More Airport Taxes Just Won’t Fly

GBTA Urges Congress to Reject a PFC Increase

Currently, some in Congress want to double the current Passenger Facility Charge (PFC), and others even want to remove the cap altogether, meaning airports would be able to increase the PFC as much as they want. Today, GBTA joined Travelers United, Americans for Tax Reform and Airlines for America in opposition to raising the PFC. The groups provided specific data showing why airports do not need additional funding for airport improvement projects. This comes ahead of a House Transportation & Infrastructure Committee hearing, scheduled for tomorrow, Tuesday, March 26, focused on increasing the PFC – the so-called Airport Tax which is paid by the 2.4 million people who travel by air in the U.S. every day.

GBTA’s Vice President of Government Relations Shane Downey delivered the following remarks:

The Global Business Travel Association (GBTA) is the world’s premier business travel and meetings trade organization headquartered in the Washington, D.C. area with 40 state chapters and operations on six continents. GBTA’s 9,000-plus members manage more than $345 billion of global business travel and meetings expenditures annually. GBTA delivers world-class education, events, research, advocacy and media to a growing global network of more than 28,000 travel professionals and 125,000 active contacts.

GBTA members work for the majority of Fortune 100 companies, buying, sourcing and managing the corporation’s travel budget, among other responsibilities. In a well-managed travel program, a corporation can see a return on investment of $20 for every $1 spent.

Air travel is a major part of business travel and corporate spend. GBTA research on the U.S. economic impact of business travel shows 515 million domestic business trips are taken in a year. Nearly 30 percent involve air travel – second only to personal vehicles – meaning business travelers take to the skies on over 144 million trips a year.

During 2018, several attempts were made by Congress to increase the Passenger Facility Charge (PFC) by $3.50 to $8.00 per boarding – with some attempts to remove the cap altogether. We are once again facing a push to increase the PFC.

Proponents cast it as a small increase, but they leave out how other government taxes and fees are applied to air travel. When factoring in this increase along with the 9/11 Security Fee for a one-stop round-trip airfare, the cost of a single ticket increases by $43.20. And, when the 7.5 percent excise taxes are applied to a $200 airfare, the taxes and fees alone would total $58.20 for just one individual.

While this is a large increase for an individual, it is an even larger one for corporate travel – one that could cause a significant impact on the bottom line. Using GBTA member numbers, a typical large size program can purchase 26,000 domestic tickets annually. If you add up the $58.20 for the 26,000 tickets purchased in a year, the increase would cost the company over $1.5 million.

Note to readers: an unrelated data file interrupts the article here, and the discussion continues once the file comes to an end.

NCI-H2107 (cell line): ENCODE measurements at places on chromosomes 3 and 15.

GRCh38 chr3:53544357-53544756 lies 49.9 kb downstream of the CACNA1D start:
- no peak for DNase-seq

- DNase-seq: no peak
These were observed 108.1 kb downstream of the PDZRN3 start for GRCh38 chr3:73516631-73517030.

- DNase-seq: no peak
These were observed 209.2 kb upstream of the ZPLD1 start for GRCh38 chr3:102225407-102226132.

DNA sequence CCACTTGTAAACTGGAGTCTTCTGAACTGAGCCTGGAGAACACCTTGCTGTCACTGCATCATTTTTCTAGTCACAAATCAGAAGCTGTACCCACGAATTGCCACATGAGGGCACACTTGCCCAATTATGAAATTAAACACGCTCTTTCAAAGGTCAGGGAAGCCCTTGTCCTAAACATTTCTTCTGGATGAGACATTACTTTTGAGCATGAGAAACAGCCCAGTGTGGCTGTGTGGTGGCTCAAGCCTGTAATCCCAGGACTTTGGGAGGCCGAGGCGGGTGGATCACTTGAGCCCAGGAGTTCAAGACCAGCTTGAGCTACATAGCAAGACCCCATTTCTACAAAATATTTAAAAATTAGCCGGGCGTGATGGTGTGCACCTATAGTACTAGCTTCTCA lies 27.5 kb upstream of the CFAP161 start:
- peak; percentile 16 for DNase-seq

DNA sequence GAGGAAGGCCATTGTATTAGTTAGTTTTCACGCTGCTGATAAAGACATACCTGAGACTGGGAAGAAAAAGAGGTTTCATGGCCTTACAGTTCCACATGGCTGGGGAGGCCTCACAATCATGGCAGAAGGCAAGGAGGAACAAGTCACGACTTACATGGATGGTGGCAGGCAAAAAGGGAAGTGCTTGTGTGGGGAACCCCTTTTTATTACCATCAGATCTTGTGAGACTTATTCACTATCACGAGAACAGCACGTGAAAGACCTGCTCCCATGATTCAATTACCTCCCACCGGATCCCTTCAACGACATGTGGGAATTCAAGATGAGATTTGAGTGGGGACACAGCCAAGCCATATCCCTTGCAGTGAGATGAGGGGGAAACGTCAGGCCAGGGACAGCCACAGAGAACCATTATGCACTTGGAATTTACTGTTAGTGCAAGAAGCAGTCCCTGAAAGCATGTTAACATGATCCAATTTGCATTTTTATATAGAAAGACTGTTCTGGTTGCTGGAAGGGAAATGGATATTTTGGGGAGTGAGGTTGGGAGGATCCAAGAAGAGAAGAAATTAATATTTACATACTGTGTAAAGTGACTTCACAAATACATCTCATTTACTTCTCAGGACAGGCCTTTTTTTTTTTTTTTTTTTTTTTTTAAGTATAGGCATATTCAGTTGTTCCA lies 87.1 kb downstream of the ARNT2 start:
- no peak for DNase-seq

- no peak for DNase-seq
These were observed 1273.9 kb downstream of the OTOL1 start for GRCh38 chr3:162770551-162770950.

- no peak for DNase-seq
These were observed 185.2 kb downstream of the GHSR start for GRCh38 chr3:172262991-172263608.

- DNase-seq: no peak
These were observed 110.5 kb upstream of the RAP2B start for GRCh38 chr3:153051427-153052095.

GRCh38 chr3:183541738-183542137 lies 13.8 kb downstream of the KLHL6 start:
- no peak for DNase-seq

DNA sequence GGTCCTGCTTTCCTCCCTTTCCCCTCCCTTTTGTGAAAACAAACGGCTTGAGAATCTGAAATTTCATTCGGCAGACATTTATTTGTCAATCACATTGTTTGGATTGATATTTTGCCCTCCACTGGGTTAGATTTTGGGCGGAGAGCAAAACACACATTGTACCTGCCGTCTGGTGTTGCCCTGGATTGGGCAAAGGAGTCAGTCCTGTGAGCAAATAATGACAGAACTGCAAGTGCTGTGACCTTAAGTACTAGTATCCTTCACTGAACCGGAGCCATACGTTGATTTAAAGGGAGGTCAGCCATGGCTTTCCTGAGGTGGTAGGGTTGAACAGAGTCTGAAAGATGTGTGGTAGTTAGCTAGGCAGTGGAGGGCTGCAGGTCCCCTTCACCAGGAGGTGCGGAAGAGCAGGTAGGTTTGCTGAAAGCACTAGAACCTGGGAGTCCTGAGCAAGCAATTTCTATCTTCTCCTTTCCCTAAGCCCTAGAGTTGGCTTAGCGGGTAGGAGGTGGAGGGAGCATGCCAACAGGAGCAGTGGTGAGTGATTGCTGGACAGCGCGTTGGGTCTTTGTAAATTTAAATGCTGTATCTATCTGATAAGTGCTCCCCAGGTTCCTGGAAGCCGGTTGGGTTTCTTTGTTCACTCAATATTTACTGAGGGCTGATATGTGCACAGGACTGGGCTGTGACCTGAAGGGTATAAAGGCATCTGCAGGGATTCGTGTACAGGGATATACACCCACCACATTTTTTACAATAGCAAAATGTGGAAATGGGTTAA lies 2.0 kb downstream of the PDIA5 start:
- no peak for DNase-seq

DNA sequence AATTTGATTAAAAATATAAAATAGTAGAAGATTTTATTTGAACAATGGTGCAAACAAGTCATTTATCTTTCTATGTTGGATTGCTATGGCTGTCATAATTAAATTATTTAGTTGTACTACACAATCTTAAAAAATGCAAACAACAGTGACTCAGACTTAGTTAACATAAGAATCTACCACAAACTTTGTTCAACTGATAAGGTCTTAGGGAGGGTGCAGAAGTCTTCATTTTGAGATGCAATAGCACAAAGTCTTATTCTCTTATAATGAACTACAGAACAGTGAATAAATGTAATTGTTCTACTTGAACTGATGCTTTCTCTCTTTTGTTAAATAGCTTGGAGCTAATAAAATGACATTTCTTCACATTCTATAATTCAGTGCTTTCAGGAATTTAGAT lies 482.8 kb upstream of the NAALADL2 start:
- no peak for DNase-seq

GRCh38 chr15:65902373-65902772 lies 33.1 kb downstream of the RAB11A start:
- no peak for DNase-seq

A small company that purchases 100 tickets annually and pays $29.20 for the 9/11 Security Fee and the PFC on a one-stop, round-trip ticket, would pay $2,920 in taxes. If Congress increases the PFC to $8, this company’s travel costs would increase to $4,320.00 solely because of these two taxes.

This drastic fee increase could backfire and end up damaging our economy. A 2015 GAO study found growth could be slower with a PFC cap increase if it results in a higher total cost of air travel and thus reduces passenger demand.

Why does this matter? GBTA research shows that for every 1 percent loss in business travel spending, the U.S. economy loses 74,000 jobs, $5.5 billion in GDP, $3.3 billion in wages and $1.3 billion in taxes. That’s a big risk to take – especially for money that airports may not even need!

Infrastructure and, in particular, airport infrastructure is vital to the business travel industry. However, the need for increased fees to pay for the infrastructure has been hotly contested. For this reason, GBTA is supportive of a study conducted with air travel experts to examine airport infrastructure.

This study, authorized in Section 122 of Public Law 115-254, the FAA Reauthorization Act of 2018 is intended to assess the current and future infrastructure needs of U.S. airports and to examine how those needs can be financed. The results of this study will be presented to Congress in January 2020. Congress should await the results of this committee before enacting yet another fee increase to the traveling public.

GBTA recognizes the need to address the state of this nation’s infrastructure. However, there is a mistaken sense that business travelers have infinitely deep pockets (they do not) and air travel is a luxury (it is not).

GBTA encourages Congress to reject any PFC increase and instead let the study be completed. An unwarranted increase to the PFC amounts to a tax on the cost of doing business in the United States, affecting our nation’s ability to be competitive, support jobs and drive economic growth. It is paramount that we have a full understanding of the issue before burdening the U.S. economy.